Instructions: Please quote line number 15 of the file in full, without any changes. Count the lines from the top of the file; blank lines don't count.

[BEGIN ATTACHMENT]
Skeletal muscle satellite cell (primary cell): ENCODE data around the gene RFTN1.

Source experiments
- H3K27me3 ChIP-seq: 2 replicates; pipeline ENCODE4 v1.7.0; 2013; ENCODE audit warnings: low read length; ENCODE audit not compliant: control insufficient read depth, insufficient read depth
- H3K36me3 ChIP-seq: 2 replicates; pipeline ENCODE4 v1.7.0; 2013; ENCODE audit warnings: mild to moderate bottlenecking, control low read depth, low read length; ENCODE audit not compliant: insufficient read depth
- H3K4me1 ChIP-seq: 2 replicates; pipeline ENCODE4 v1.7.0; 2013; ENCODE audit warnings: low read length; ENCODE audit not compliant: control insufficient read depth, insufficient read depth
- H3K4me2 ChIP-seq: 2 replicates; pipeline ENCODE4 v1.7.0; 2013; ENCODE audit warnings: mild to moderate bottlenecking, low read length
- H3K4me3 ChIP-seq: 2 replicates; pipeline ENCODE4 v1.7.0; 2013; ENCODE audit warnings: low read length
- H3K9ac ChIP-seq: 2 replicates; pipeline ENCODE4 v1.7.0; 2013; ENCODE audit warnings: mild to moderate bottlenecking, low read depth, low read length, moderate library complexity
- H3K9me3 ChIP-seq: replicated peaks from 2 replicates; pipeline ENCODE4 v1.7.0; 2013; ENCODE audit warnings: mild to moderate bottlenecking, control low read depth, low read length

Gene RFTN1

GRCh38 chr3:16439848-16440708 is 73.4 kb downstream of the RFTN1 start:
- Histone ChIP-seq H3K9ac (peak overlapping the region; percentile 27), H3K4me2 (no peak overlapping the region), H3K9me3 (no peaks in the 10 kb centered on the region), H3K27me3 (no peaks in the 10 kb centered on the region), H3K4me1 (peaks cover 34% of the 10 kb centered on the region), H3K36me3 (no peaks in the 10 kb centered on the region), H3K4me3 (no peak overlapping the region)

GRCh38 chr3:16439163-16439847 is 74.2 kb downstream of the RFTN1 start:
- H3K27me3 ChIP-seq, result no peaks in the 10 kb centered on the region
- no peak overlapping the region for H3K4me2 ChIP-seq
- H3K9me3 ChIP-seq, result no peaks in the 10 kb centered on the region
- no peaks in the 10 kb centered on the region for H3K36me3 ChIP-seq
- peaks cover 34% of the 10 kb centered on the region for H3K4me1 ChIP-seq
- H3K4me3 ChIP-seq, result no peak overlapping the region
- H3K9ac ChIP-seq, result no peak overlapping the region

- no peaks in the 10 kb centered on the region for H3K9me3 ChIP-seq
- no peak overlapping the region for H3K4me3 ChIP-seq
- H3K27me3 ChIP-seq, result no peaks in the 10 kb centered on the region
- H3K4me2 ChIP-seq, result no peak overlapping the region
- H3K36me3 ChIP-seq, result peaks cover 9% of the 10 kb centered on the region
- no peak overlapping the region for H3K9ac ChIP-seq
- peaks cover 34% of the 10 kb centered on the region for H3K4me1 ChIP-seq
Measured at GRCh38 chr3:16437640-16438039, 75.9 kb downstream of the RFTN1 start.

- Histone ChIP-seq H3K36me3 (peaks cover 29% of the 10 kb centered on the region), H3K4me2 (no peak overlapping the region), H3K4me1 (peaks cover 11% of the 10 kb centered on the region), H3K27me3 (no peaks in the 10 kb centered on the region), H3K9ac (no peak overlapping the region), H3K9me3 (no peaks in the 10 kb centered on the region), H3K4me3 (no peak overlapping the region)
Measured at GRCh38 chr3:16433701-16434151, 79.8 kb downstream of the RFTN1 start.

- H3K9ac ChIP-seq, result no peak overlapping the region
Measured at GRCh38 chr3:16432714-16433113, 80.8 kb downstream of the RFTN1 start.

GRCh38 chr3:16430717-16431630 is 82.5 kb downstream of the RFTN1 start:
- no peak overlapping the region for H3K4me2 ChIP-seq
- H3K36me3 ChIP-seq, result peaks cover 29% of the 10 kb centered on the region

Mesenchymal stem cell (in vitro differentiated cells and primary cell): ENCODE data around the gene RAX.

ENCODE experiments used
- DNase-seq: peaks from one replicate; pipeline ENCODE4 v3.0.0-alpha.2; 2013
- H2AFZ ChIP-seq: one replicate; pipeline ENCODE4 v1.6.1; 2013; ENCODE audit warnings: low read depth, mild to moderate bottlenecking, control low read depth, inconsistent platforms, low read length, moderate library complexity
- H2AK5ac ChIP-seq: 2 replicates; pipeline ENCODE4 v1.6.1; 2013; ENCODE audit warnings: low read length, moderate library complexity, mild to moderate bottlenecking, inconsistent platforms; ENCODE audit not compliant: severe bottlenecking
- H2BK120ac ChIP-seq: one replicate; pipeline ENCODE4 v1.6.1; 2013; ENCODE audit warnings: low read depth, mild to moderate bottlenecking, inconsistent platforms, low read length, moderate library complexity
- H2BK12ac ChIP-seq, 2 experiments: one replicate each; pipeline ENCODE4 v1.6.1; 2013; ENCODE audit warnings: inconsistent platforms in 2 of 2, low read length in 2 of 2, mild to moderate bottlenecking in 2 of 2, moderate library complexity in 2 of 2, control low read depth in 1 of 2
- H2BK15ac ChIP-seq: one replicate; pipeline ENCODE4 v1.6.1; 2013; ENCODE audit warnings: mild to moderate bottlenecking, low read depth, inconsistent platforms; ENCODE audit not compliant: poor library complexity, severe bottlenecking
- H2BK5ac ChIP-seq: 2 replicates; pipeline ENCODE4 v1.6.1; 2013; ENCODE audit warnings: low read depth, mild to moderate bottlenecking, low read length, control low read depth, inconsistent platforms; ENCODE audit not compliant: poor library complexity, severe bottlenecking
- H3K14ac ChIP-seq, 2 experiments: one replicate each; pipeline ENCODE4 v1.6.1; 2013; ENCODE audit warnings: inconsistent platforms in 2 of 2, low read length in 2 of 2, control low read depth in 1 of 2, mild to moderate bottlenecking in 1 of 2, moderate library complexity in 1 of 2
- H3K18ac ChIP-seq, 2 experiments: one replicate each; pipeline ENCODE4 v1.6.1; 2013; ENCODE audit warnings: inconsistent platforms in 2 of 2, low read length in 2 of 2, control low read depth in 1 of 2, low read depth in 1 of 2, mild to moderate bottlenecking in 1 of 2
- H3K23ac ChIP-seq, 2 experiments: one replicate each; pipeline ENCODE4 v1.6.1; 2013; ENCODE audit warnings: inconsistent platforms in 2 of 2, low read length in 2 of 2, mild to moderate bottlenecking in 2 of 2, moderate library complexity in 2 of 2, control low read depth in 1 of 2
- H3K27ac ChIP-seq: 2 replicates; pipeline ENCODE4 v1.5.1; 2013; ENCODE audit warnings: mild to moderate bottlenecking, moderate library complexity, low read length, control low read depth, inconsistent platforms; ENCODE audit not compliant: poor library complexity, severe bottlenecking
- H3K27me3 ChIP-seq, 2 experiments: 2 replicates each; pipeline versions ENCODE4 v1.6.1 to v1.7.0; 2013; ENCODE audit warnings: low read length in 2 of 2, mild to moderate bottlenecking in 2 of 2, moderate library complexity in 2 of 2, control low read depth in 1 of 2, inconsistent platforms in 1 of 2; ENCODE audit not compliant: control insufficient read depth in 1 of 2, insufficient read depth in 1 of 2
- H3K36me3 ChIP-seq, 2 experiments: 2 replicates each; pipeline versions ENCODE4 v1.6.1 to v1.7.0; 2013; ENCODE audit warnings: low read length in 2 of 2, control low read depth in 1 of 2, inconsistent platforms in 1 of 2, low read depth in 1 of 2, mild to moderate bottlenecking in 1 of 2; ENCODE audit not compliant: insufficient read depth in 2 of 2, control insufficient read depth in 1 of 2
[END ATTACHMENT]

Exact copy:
- no peak overlapping the region for H3K4me2 ChIP-seq